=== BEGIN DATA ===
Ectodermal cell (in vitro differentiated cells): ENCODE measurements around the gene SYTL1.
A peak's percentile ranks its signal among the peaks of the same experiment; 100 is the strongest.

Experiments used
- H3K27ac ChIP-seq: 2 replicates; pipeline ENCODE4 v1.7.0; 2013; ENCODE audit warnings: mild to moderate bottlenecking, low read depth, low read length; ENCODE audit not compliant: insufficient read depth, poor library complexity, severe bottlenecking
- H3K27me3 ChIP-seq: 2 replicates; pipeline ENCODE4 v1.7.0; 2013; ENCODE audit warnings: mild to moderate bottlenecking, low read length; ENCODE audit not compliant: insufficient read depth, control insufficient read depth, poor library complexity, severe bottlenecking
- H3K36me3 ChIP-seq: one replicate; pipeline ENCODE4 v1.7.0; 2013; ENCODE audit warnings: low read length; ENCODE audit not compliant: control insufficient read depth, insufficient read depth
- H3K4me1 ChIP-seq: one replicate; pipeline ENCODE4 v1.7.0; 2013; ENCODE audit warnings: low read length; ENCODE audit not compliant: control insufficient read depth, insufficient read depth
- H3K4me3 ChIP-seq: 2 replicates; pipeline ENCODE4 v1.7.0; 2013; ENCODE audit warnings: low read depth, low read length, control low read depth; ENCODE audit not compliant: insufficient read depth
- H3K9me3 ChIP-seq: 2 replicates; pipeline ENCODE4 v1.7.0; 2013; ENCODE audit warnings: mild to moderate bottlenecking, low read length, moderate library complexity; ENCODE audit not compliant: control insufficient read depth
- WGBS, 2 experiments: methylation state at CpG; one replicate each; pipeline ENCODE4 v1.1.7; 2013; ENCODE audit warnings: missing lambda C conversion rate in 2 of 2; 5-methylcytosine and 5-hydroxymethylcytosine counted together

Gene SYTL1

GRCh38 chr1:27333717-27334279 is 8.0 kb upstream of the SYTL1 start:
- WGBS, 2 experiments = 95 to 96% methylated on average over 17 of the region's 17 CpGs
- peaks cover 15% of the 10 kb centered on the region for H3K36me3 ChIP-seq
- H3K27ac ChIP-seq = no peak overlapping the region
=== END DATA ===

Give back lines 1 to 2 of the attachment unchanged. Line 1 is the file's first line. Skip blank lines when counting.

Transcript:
Ectodermal cell (in vitro differentiated cells): ENCODE measurements around the gene SYTL1.
A peak's percentile ranks its signal among the peaks of the same experiment; 100 is the strongest.